Like so many things during 2020, celebrating Thanksgiving in the age of COVID should look much different than previous years in order to protect the ones you love.
Cases of COVID-19 are surging around the country and in Michigan, and hospitalizations have increased. Medical experts and public health officials are stressing vigilance when it comes to following safety precautions, like gathering in small groups, physical distancing, mask wearing and handwashing.
Unfortunately, given this recent surge, the most responsible action right now having dinner with the people who already live in your home. We should not be taking any additional risks, whenever possible, in order to minimize the spread. After a long year, that’s obviously a hard reality to face.
The best advice Rana Awdish, M.D., a pulmonologist and critical care physician with Henry Ford Health, has is to take the long view on COVID, to not focus on 2020’s Thanksgiving but focus on your family’s wellness in the long-term.
“The important thing to remember is every family’s individual risk is different,” she says. “We know indoor gatherings of small groups of 6 to 10 people are very high risk for COVID, and that’s what Thanksgiving is. And I think we have to face that reality. Thanksgiving is about family and valuing each other. So, I’d hate to see it become something that hurts people.”
Understanding the Risks
The overall risk of COVID infection is high right now but it is layered according to different factors, Dr. Awdish points out. Families that include members of higher risk groups living in the same household – elderly relatives, those with pre-existing conditions or risk factors like diabetes, heart disease, obesity or compromised immune systems – have to be extra cautious.
“They may have to make different decisions to protect those people,” she said. “For some, that might mean not getting together at all. For some, it might mean making a special dinner, delivering it to their relatives’ house, then Zooming in together. Others may meet for cocktails outside, with precautions in place. I think we have to be creative to give it a sense of meaning.”
A great option to evaluate risk of gatherings is the MyCOVIDrisk app by the Center for Digital Health at Brown University, Dr. Awdish recommended. You check boxes according to the activity, and the app determines your risk and how to lower it.
“There’s nothing that’s zero-risk right now,” she says. “It gives people control and a sense of ‘How can I do the thing I want to do reasonably safely?’”
Have A College Student Returning Home?
One main concern over the holidays is college students coming back home after spending a semester on campus. Many young people are asymptomatic carriers, Dr. Awdish cautions. And even if the student has a COVID test just before coming home, there’s still a risk.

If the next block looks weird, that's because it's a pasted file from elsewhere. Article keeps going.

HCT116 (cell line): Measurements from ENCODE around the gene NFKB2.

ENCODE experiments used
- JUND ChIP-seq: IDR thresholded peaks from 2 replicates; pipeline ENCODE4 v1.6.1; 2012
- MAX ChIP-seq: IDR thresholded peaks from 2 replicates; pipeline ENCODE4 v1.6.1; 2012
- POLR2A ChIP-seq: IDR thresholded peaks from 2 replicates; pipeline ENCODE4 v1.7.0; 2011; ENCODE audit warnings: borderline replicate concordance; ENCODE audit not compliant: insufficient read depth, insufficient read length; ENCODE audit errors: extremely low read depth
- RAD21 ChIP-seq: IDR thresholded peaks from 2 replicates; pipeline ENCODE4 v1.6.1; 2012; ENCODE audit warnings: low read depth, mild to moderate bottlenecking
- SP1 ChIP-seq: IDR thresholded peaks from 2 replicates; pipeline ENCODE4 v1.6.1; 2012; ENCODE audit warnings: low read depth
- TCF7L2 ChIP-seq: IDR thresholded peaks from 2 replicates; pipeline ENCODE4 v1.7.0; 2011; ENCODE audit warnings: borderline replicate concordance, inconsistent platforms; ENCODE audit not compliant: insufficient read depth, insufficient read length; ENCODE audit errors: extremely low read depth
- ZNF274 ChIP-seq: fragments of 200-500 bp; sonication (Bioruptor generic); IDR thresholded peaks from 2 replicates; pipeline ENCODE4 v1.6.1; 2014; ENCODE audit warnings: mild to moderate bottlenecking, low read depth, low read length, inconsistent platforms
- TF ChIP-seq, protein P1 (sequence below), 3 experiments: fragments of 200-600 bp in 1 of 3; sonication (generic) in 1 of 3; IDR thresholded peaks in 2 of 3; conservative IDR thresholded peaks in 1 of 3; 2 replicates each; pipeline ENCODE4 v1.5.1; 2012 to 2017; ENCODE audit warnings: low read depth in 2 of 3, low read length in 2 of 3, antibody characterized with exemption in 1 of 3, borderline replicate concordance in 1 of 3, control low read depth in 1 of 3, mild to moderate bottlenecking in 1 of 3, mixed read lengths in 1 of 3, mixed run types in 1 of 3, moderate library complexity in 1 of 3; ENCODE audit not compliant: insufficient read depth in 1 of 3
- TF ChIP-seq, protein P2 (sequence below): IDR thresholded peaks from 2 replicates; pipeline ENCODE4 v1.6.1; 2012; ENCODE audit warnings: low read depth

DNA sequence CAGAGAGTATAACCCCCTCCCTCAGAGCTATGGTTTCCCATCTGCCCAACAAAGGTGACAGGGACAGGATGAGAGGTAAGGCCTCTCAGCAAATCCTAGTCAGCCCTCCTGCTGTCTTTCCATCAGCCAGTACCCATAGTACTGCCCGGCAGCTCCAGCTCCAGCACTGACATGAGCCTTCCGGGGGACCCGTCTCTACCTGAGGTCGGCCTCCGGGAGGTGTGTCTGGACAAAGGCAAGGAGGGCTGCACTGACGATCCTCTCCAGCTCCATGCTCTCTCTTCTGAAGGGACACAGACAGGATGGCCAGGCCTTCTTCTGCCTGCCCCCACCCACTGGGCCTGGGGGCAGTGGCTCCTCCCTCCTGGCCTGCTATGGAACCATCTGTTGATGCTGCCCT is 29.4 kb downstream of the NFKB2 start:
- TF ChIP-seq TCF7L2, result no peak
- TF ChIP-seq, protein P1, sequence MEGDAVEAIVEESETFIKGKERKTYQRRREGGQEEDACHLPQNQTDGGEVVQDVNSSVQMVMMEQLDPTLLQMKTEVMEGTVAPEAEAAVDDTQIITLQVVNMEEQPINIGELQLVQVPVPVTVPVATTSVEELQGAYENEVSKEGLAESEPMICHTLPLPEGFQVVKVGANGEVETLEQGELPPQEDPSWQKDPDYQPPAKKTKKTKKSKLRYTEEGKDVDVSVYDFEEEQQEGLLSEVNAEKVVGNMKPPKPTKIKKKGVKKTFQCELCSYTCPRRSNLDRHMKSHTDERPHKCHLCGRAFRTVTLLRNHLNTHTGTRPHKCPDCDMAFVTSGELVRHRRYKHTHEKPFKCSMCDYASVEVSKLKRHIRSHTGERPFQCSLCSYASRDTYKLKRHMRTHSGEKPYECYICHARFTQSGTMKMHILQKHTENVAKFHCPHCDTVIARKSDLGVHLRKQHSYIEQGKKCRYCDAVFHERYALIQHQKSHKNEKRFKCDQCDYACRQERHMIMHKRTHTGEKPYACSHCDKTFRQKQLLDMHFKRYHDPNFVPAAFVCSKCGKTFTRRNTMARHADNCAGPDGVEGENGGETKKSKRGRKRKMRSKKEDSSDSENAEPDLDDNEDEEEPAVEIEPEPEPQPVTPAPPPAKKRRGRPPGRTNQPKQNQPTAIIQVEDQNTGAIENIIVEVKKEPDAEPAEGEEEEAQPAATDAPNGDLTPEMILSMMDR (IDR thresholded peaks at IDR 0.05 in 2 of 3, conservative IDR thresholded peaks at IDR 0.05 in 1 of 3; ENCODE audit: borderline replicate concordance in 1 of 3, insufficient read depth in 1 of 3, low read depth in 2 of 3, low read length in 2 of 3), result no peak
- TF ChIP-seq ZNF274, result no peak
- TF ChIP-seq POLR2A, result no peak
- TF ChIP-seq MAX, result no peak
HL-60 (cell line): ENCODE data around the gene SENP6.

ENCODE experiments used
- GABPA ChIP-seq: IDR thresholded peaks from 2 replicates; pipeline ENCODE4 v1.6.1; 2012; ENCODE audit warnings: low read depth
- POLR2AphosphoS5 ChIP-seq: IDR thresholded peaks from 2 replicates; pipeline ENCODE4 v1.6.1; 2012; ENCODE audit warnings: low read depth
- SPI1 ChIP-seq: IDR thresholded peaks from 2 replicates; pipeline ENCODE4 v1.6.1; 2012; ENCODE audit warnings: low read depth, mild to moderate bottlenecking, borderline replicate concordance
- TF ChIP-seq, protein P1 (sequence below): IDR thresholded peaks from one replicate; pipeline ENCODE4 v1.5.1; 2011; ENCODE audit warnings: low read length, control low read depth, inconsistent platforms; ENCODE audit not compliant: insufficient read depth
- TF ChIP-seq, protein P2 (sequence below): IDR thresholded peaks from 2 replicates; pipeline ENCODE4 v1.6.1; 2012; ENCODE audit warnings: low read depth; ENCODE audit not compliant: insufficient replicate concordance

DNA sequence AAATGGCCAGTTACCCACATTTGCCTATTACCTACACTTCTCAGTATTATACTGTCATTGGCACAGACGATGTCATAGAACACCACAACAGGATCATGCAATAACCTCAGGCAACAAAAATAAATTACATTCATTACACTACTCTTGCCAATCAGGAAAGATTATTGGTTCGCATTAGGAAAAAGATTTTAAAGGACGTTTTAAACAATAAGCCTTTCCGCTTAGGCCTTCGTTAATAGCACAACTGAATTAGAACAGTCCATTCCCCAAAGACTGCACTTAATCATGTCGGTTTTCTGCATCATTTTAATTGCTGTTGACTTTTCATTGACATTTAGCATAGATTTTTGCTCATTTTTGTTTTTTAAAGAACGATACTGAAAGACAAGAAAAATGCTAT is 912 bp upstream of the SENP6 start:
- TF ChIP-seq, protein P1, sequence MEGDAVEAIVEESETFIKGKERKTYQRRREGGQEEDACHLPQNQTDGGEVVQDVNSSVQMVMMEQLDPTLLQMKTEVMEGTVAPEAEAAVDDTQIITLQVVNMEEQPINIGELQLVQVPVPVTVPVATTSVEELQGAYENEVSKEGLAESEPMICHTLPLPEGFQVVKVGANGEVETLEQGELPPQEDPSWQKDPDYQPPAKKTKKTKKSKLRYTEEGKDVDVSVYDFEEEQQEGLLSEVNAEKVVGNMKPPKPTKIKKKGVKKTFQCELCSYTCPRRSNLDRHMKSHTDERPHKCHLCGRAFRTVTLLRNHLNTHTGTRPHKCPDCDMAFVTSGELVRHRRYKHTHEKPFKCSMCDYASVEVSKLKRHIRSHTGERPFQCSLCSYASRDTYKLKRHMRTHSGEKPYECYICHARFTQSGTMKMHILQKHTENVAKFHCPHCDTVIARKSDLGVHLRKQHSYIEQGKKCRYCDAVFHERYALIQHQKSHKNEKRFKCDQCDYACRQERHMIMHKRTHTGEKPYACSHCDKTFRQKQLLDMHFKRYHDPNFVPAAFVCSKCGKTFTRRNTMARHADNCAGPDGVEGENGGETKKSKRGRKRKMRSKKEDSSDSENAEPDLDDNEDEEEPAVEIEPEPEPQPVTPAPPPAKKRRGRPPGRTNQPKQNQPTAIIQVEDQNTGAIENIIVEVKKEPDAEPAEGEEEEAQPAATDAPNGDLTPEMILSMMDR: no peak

“In some ways, it’s a false sense of comfort; they still may be in a window when they are infected but haven’t demonstrated signs of infection or show positive in a test,” Dr. Awdish explains. “It’s useful in the sense that if they come back positive, you have that information. It’s less useful if it’s negative.”
A COVID-19 test is only a snapshot in time and not necessarily a reliable way to predict if it would be safe for people to gather together. It takes several days after exposure for a person to test positive for COVID-19. If someone had the test done before the virus was detectable (or was exposed to it since getting a negative test result), they could still potentially spread it to those around them. Also, different types of COVID tests vary in their sensitivity to detect the virus.
If a college student is coming home regardless, there are some precautions that can help. Wearing masks in your own home may seem strange, but it can help prevent spread if the returning student is positive. Not sharing eating utensils and maintaining social distancing can also help.
“It’s cumulative exposure that really generates risk,” Dr. Awdish says. “So if you’re literally hugging and snuggling on the couch for days, that’s different than giving them a hug when they get home and then maintaining space.”
A huge risk factor is returning college students visiting old high school friends when they are all home, she added, using the example of local surges after recent homecoming activities.
“It’s kind of that perfect storm as you don’t have full control but they’re in your home,” she said. “There’s going to have to be some hard boundary setting. Adults have to adult hard right now. They’re still our children and we have to guide them, even though they look like adults.”
What About Quarantining Before Thanksgiving?
Quarantining for 14 days prior to seeing loved ones can also help mitigate the risk of spreading COVID. That entails 100% masking up and not getting within 6 feet of anyone who lives outside your home.
“I think we have to really be honest on what that means – it means no quick trips to the store and not meeting the Amazon guy at the door, for example,” Dr. Awdish said. “It’s surprisingly hard to do.”
But it’s important to take any steps you can to help protect the ones you love – the ones you’re thankful for this holiday season.
“I have every hope that Thanksgiving next year will be a different conversation,” Dr. Awdish said. “And I think that families need to think about traditions this year that can continue in future years. Let’s embrace the mindset of the holiday, that it’s more than sitting together and eating turkey around the table.”
Dr. Rana Awdish is a critical care specialist and the director of pulmonary hypertension at Henry Ford Hospital, as well as the medical director of care experience for Henry Ford Health.